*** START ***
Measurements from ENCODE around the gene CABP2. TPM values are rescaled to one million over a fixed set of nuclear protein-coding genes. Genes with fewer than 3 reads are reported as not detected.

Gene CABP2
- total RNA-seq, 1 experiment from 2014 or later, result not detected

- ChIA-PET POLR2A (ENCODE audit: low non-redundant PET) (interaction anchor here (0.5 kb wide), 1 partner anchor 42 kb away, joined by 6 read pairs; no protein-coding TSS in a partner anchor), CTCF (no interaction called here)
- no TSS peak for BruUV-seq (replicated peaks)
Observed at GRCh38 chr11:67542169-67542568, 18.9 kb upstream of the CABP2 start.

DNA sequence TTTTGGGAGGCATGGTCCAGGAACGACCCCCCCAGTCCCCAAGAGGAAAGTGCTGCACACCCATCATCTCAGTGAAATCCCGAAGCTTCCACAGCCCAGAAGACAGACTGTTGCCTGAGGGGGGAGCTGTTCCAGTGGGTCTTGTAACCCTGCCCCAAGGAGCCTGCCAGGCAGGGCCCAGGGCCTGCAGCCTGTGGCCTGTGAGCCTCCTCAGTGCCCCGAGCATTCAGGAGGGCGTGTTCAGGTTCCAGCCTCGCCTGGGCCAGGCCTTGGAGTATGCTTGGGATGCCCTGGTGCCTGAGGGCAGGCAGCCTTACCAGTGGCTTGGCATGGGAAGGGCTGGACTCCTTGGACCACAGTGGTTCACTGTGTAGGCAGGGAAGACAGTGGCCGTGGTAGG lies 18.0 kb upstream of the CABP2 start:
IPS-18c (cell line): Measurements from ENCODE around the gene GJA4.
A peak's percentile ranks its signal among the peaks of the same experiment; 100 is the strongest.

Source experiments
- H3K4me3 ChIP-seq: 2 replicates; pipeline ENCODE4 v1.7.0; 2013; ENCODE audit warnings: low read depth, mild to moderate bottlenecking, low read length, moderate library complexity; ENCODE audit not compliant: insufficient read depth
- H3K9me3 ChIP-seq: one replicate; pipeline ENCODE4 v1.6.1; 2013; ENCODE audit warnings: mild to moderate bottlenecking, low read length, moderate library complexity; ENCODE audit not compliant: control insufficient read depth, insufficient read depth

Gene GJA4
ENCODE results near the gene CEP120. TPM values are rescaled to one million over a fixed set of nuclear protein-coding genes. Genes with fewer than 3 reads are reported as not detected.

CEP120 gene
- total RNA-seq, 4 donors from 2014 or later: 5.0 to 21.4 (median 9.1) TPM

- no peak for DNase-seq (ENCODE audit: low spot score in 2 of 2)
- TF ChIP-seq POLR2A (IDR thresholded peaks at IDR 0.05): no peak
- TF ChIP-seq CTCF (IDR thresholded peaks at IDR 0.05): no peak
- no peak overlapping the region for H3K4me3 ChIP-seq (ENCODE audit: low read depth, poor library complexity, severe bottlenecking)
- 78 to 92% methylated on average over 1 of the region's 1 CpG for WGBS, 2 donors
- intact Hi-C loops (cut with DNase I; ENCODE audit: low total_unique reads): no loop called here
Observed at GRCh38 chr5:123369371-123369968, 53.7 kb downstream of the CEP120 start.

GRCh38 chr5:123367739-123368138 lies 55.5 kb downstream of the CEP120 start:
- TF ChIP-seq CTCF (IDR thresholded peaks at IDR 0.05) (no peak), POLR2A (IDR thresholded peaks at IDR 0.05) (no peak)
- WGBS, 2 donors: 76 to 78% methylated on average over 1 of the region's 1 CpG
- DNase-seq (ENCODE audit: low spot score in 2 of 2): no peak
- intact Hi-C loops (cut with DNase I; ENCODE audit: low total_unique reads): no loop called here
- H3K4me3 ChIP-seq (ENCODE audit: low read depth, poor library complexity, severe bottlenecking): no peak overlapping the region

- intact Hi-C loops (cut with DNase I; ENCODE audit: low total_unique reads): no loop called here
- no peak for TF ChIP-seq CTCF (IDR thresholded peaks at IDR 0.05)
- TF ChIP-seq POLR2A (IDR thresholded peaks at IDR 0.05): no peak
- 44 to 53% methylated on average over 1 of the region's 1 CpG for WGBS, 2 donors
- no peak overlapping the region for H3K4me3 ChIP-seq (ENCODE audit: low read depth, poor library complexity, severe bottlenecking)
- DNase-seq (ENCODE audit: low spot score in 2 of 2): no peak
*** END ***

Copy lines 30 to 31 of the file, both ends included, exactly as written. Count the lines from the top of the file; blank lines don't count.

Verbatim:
- intact Hi-C loops (cut with DNase I; ENCODE audit: low total_unique reads): no loop called here
- no peak for TF ChIP-seq CTCF (IDR thresholded peaks at IDR 0.05)